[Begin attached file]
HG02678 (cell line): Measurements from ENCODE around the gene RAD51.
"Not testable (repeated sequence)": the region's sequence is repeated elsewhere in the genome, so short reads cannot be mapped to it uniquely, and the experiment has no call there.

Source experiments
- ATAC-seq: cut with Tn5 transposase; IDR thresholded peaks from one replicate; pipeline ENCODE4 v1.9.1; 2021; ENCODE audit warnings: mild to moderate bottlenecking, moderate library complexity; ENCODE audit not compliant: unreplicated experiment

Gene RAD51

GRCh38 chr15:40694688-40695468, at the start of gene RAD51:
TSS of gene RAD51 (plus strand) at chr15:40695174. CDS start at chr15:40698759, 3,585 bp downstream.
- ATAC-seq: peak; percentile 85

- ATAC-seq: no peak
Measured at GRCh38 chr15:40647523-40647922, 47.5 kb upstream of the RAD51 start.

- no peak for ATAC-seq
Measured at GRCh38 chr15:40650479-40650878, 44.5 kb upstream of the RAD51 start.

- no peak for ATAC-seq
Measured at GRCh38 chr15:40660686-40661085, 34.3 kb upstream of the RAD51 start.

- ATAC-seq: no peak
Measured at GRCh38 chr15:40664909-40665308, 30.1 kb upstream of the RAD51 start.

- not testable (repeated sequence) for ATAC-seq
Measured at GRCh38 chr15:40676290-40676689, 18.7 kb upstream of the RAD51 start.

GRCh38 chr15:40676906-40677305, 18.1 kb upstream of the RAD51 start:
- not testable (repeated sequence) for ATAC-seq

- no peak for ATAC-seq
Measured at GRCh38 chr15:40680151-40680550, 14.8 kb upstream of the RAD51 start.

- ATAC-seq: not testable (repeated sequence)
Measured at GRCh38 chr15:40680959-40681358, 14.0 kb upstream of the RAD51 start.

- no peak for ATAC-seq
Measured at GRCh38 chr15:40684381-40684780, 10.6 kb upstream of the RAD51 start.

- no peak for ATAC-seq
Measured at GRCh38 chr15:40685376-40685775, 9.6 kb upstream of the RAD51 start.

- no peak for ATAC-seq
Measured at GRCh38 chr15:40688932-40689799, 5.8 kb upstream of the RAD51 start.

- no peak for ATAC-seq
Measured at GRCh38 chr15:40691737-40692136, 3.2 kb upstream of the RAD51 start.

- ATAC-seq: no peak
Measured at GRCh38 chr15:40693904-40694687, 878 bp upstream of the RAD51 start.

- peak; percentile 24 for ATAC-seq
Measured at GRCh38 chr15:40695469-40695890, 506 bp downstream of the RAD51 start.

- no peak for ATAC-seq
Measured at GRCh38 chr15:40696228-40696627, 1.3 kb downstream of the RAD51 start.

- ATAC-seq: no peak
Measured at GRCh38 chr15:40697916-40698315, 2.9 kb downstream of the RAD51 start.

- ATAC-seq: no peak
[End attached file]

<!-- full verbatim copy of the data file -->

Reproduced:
HG02678 (cell line): Measurements from ENCODE around the gene RAD51.
"Not testable (repeated sequence)": the region's sequence is repeated elsewhere in the genome, so short reads cannot be mapped to it uniquely, and the experiment has no call there.

Source experiments
- ATAC-seq: cut with Tn5 transposase; IDR thresholded peaks from one replicate; pipeline ENCODE4 v1.9.1; 2021; ENCODE audit warnings: mild to moderate bottlenecking, moderate library complexity; ENCODE audit not compliant: unreplicated experiment

Gene RAD51

GRCh38 chr15:40694688-40695468, at the start of gene RAD51:
TSS of gene RAD51 (plus strand) at chr15:40695174. CDS start at chr15:40698759, 3,585 bp downstream.
- ATAC-seq: peak; percentile 85

- ATAC-seq: no peak
Measured at GRCh38 chr15:40647523-40647922, 47.5 kb upstream of the RAD51 start.

- no peak for ATAC-seq
Measured at GRCh38 chr15:40650479-40650878, 44.5 kb upstream of the RAD51 start.

- no peak for ATAC-seq
Measured at GRCh38 chr15:40660686-40661085, 34.3 kb upstream of the RAD51 start.

- ATAC-seq: no peak
Measured at GRCh38 chr15:40664909-40665308, 30.1 kb upstream of the RAD51 start.

- not testable (repeated sequence) for ATAC-seq
Measured at GRCh38 chr15:40676290-40676689, 18.7 kb upstream of the RAD51 start.

GRCh38 chr15:40676906-40677305, 18.1 kb upstream of the RAD51 start:
- not testable (repeated sequence) for ATAC-seq

- no peak for ATAC-seq
Measured at GRCh38 chr15:40680151-40680550, 14.8 kb upstream of the RAD51 start.

- ATAC-seq: not testable (repeated sequence)
Measured at GRCh38 chr15:40680959-40681358, 14.0 kb upstream of the RAD51 start.

- no peak for ATAC-seq
Measured at GRCh38 chr15:40684381-40684780, 10.6 kb upstream of the RAD51 start.

- no peak for ATAC-seq
Measured at GRCh38 chr15:40685376-40685775, 9.6 kb upstream of the RAD51 start.

- no peak for ATAC-seq
Measured at GRCh38 chr15:40688932-40689799, 5.8 kb upstream of the RAD51 start.

- no peak for ATAC-seq
Measured at GRCh38 chr15:40691737-40692136, 3.2 kb upstream of the RAD51 start.

- ATAC-seq: no peak
Measured at GRCh38 chr15:40693904-40694687, 878 bp upstream of the RAD51 start.

- peak; percentile 24 for ATAC-seq
Measured at GRCh38 chr15:40695469-40695890, 506 bp downstream of the RAD51 start.

- no peak for ATAC-seq
Measured at GRCh38 chr15:40696228-40696627, 1.3 kb downstream of the RAD51 start.

- ATAC-seq: no peak
Measured at GRCh38 chr15:40697916-40698315, 2.9 kb downstream of the RAD51 start.

- ATAC-seq: no peak